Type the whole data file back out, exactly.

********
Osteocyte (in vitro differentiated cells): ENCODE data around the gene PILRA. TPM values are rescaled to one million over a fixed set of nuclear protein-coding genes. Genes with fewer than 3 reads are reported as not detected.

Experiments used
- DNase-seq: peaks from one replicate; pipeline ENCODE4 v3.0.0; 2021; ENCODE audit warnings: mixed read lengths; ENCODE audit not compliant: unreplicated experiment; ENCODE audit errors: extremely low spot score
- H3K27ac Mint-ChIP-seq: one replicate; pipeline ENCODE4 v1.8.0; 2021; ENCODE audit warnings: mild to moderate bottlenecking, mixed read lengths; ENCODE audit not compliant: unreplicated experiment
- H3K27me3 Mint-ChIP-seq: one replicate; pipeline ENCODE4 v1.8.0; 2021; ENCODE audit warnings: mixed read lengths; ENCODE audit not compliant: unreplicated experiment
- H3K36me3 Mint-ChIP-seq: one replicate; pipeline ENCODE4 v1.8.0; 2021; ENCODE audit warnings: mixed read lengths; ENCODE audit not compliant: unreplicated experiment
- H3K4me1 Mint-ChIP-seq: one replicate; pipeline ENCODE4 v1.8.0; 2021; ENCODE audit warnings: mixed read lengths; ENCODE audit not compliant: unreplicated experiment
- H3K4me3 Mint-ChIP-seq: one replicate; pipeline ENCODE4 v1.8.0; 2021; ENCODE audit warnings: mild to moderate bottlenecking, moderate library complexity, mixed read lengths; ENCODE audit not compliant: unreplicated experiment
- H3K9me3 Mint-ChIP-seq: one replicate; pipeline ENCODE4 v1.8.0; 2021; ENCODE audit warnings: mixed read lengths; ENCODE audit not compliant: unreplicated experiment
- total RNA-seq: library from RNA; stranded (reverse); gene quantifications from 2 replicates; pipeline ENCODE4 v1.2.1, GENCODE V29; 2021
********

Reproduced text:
Osteocyte (in vitro differentiated cells): ENCODE data around the gene PILRA. TPM values are rescaled to one million over a fixed set of nuclear protein-coding genes. Genes with fewer than 3 reads are reported as not detected.

Experiments used
- DNase-seq: peaks from one replicate; pipeline ENCODE4 v3.0.0; 2021; ENCODE audit warnings: mixed read lengths; ENCODE audit not compliant: unreplicated experiment; ENCODE audit errors: extremely low spot score
- H3K27ac Mint-ChIP-seq: one replicate; pipeline ENCODE4 v1.8.0; 2021; ENCODE audit warnings: mild to moderate bottlenecking, mixed read lengths; ENCODE audit not compliant: unreplicated experiment
- H3K27me3 Mint-ChIP-seq: one replicate; pipeline ENCODE4 v1.8.0; 2021; ENCODE audit warnings: mixed read lengths; ENCODE audit not compliant: unreplicated experiment
- H3K36me3 Mint-ChIP-seq: one replicate; pipeline ENCODE4 v1.8.0; 2021; ENCODE audit warnings: mixed read lengths; ENCODE audit not compliant: unreplicated experiment
- H3K4me1 Mint-ChIP-seq: one replicate; pipeline ENCODE4 v1.8.0; 2021; ENCODE audit warnings: mixed read lengths; ENCODE audit not compliant: unreplicated experiment
- H3K4me3 Mint-ChIP-seq: one replicate; pipeline ENCODE4 v1.8.0; 2021; ENCODE audit warnings: mild to moderate bottlenecking, moderate library complexity, mixed read lengths; ENCODE audit not compliant: unreplicated experiment
- H3K9me3 Mint-ChIP-seq: one replicate; pipeline ENCODE4 v1.8.0; 2021; ENCODE audit warnings: mixed read lengths; ENCODE audit not compliant: unreplicated experiment
- total RNA-seq: library from RNA; stranded (reverse); gene quantifications from 2 replicates; pipeline ENCODE4 v1.2.1, GENCODE V29; 2021